Physicists demonstrate a weird effect where heating particles causes them to freeze

The idea of freezing particles by warming them is counterintuitive, to say the least. But physicists have shown how specially designed mixtures ‘melt’ in the dark but crystallise the moment the lights come on, thanks to their unique thermal activity.

Instead of bouncing the particles around and spreading them out, the researchers showed that by using light to heat up the mixture, they were able to lock particles in place and force them to clump together, as if they were frozen. 

Researchers from the University of Cambridge in the UK carried out their experiments on a colloid made up of water, polystyrene and small droplets of oil coated in DNA to better understand the dynamics taking place between them when warmed by light.

As your high school physics teacher once drilled into you, particles suspended in a temperature gradient flow away from hot spots towards cooler ones. 

So it’d stand to reason that if we heated suspensions of oil, focussing on the boundary with its watery surrounds, you would expect the mix of molecules to jiggle with excitement, bumping and grinding their way towards cooler areas and causing the fluids to move.

There’s even a term for this oil and water flow; the Marangoni effect.

Putting it simply, the contrasting surface tension between oil and water makes each susceptible to variations in temperature in slightly different ways, forcing their particles to scatter.

To study the effect light has on suspensions of droplets, soft matter physicist Alessio Caciagli and his team coated 20 to 30 micrometre-wide blobs of oil in a polymer that was heavily dusted with single strands of DNA.

These fuzzy oil balls were then combined in a suspension with polystyrene spheres roughly half a micrometre in diameter. The DNA connected the polystyrene to the outer surface of the oil drops, so when the material was suspended in water it formed a loosely bound colloid.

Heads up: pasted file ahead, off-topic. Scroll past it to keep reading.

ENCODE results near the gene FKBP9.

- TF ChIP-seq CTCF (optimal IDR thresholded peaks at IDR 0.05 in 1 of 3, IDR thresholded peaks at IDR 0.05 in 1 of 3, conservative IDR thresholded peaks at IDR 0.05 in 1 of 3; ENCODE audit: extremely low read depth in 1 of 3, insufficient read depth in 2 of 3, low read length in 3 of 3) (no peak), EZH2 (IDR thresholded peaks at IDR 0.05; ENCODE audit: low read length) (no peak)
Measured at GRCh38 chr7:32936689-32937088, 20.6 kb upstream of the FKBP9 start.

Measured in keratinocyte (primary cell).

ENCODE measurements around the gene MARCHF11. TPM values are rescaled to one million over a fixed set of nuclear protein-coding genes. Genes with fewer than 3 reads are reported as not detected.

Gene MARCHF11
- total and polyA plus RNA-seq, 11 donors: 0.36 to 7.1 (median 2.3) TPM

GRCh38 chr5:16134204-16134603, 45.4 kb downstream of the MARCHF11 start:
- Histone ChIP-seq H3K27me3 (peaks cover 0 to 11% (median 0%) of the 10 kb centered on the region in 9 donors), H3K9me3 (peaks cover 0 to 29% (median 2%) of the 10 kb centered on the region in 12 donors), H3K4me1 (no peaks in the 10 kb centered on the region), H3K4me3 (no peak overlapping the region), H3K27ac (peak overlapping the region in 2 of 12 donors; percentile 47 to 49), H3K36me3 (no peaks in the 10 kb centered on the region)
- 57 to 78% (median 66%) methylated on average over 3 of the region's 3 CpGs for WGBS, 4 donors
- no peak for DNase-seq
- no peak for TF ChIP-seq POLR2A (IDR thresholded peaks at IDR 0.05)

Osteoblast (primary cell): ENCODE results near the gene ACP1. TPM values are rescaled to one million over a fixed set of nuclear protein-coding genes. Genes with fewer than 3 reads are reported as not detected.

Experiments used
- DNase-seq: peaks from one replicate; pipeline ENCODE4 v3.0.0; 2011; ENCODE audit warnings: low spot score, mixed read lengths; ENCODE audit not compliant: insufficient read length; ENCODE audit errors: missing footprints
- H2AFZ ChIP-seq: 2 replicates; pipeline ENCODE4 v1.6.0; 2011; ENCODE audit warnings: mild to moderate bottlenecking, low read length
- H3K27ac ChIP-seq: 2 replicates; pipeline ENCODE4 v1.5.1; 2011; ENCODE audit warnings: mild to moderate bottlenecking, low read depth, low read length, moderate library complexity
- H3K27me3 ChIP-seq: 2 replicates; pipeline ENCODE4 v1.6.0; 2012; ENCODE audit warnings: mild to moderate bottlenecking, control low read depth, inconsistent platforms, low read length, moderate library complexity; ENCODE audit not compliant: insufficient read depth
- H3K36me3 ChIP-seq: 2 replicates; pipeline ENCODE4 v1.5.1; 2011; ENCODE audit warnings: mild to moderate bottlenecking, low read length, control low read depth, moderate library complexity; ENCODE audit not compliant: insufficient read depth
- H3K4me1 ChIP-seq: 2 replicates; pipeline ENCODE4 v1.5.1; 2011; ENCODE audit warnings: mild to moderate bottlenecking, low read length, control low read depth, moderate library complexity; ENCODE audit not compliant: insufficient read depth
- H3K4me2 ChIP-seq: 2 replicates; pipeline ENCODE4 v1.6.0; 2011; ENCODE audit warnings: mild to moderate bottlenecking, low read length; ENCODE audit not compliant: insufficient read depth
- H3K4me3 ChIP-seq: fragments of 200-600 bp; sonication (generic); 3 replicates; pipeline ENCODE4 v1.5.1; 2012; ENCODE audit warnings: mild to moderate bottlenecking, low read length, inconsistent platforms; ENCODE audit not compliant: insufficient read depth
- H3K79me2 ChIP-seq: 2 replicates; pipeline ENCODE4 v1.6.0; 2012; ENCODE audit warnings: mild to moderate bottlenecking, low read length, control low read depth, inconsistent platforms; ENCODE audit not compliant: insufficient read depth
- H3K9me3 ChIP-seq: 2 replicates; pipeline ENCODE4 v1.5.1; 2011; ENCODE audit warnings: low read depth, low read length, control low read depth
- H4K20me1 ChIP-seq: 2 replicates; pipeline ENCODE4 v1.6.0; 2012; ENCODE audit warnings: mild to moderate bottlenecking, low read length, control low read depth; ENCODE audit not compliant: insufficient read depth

Then the real fun began. Shining a light on the interface between the oil and the water caused a single polystyrene clump to sit in place, gripped by well understood optical effects.

Basking in the laser’s glow, the polystyrene’s temperature rose by about 5 degrees Celsius, setting up a heat gradient against the surrounding water.

Ordinarily the Marangoni effect should be enough to scatter the polystyrene spheres and send the colloid flying apart.

But tethered together by a hazy mesh of DNA strands, the polystyrene instead drifted closer together on the surface of the oil droplet.

It turns out, the heat gradient produced by the trapped polystyrene creates flow in the two liquids that suck the other suspended particles in close. 

The result is a peculiar crystallisation of colloidal particles triggered by the warmth of a light beam. To make them melt, all that’s needed is darkness.

Take a look for yourself in the clip below.

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Although it’s not what we might have expected, the physics all seems fairly fundamental, and was tested by the team’s models.

Light is proving to be a rather versatile instrument for manipulating particles. As the endless miniaturisation of technology demands ever-more-precise tools for pulling and poking super tiny materials, we’re inspired to invent nanoscale equivalents of forceps and hammers based on the complex effects light has on matter.

Using the optical properties of a laser to create a ‘heat magnet’ for suspended materials is just one more way we might one day pull together the molecular scale machines of tomorrow.

This research was published in Physical Review Letters.

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